It was left to the remaining dancers to carry the ballet under the circumstances, and they did their utmost to compensate. Early in the run one of the newest étoiles, Ludmila Pagliero, showed again that she can be depended upon to breeze through three-act ballets with no-nonsense confidence: the first and only Argentinian to dance with the POB is clearly not afraid of her new position within the company, and her dancing has a bright, hard edge that makes her one of the most assertive Kitris in a company of traditionally undemonstrative dancers. At the beginning of Act I she runs on stage as she did during the traditional Défilé last September, in a rush of adrenaline, ready and eager to claim the spotlight; she is also slowly but surely working ballerina flourishes into her phrasing, from a snap of the foot to finish the Act I variation with an exclamation mark to the fan action she introduced in her fouetté series later in the run, a rare occurrence in Paris. Pagliero isn’t the type of dancer you love at first sight, but she is currently growing with every new role and her determination and classical panache have rightly won her respect from all corners this season.
Her Basilio was Karl Paquette, the Paris Opera’s resident Superman, who was originally scheduled to dance twelve performances with three different partners. He was filmed for the cinema broadcast in December with Dorothée Gilbert, and while the run didn’t show the latter at her best following what appears to be either illness or a minor injury, Paquette actually improved as it went on; his gift for comedy was put to good use in both casts, despite his relative lack of bravura in the variations. Gilbert had solid chemistry with him and plenty of charm in Act I, but the technical brilliance and attack she is rightly known for weren’t quite there on December 12. Her Vision scene had a strangely tragic air about it, and a missed balance in the Grand Pas caused her to practically fall back on an arabesque; beyond that, hers was a much tamer Kitri than she once showed as a young, hungry corps member ready to take on the world.
It was down to another hungry youngster to raise the bar, and François Alu did just that as Basilio later in the run. Alu, a very promising 19-year-old Sujet singled out for the first time last season, is a name to remember the way Heymann was a few years ago, and he clearly has an equally bright future ahead with the company if he remains healthy. His first performance with Alice Renavand, a rather tall partner for him, was certainly unorthodox, but it brought a frisson of excitement to Bastille more experienced casts couldn’t match. It didn’t matter that they traded the one-handed lifts in Act I for explosive throws into a fish dive and ran into trouble during the Grand Pas with iffy promenades: the combination of her stage experience and his boyish charm and superlative technique brought fun back to this Don Quixote.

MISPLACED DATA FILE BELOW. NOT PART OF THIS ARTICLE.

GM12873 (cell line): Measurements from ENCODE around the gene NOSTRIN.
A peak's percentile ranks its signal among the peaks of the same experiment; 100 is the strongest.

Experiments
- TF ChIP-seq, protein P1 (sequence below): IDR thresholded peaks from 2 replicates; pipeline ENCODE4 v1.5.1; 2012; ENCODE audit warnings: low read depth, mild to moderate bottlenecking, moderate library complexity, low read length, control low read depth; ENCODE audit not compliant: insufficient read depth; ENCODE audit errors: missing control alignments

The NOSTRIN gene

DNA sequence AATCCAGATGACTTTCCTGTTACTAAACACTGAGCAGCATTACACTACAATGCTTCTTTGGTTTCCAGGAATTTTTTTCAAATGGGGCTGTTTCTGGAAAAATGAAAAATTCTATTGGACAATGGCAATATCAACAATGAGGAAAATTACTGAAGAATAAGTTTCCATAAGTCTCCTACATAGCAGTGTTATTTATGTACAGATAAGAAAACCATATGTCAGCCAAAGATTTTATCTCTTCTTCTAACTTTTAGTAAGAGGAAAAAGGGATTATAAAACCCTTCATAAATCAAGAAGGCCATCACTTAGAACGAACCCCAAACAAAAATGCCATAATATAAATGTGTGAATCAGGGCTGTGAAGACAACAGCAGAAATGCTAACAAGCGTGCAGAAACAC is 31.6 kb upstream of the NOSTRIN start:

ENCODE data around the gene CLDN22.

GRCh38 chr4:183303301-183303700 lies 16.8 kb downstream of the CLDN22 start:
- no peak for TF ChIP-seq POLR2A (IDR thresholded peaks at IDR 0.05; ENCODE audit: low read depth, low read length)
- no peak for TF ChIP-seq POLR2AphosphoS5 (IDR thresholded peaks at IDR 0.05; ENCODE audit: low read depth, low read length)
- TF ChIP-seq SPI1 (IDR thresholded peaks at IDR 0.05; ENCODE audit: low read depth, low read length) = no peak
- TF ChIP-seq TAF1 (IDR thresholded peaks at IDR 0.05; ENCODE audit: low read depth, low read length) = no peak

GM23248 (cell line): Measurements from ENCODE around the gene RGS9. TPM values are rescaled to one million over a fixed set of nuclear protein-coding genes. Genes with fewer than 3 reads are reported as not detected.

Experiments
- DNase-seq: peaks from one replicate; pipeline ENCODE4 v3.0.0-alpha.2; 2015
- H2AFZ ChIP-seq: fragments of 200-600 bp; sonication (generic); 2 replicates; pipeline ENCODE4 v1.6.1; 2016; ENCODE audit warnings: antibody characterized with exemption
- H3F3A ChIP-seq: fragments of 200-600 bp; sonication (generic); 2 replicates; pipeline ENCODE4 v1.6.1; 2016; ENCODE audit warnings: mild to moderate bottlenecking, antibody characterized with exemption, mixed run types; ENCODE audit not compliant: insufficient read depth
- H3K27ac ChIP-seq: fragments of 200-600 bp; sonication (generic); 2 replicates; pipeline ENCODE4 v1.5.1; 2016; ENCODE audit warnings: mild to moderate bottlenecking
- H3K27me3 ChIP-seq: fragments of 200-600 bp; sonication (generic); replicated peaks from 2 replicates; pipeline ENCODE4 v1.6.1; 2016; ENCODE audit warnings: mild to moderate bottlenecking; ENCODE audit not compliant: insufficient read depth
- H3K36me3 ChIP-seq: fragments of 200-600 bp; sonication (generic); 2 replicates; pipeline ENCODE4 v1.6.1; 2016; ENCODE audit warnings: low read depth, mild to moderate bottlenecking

Renavand is mostly known as a contemporary dancer, and while Kitri may remain one of her only classical leads because of her limitations in this repertoire, she brought the performance to life with vivid theatrical imagination and complete control of the character’s arc. She worked intelligently around her lines, emphasizing ports de bras and head placement wherever necessary, and her warmth on stage helped create a connection with the audience that Alu can’t fully sustain yet. What he can do, however, is let the explosive precision and effortlessness of his technique shine, and that he did; he also worried slightly with clear hints of fatigue or pain in Act I and III, and as he was barely coming back from an injury, one hopes he will be given the time he needs to grow into Principal roles.
Don Quixote is also routinely an opportunity to see younger dancers in the supporting roles, but the wave of injuries meant a high number of performances for a few select performers in nearly each part this season. Laura Hecquet improved on a rather brittle first performance as the Street Dancer, but is a little hieratic for the part; the ever-reliable Christophe Duquenne made an appealing if very French Espada for the recording. Héloïse Bourdon was a fine, reliable Queen of the Dryads with her elongated lines, but I have to mention Amandine Albisson, who transferred from the Forsythe program for later performances and was smoothly feminine and expansive in the variation. Of the Cupids, Marine Ganio, sister of Matthieu, was the quicksilver jewel, rightfully stealing the show with her ability to make every step that much clearer and brighter; her promotion to Sujet last November will hopefully lead to bigger things. Another highlight was Allister Madin, who managed to imbue the Act II Gypsy, a role that packs its own Nureyev difficulties with the larger-than-life character projection that Russian companies routinely display. And it was a pleasure to see the corps de ballet working, more often than not, with its usual clarity and unity – they all deserve bouquets under the circumstances, but I reckon a post-Don Quixote holiday was far more welcome, and needed.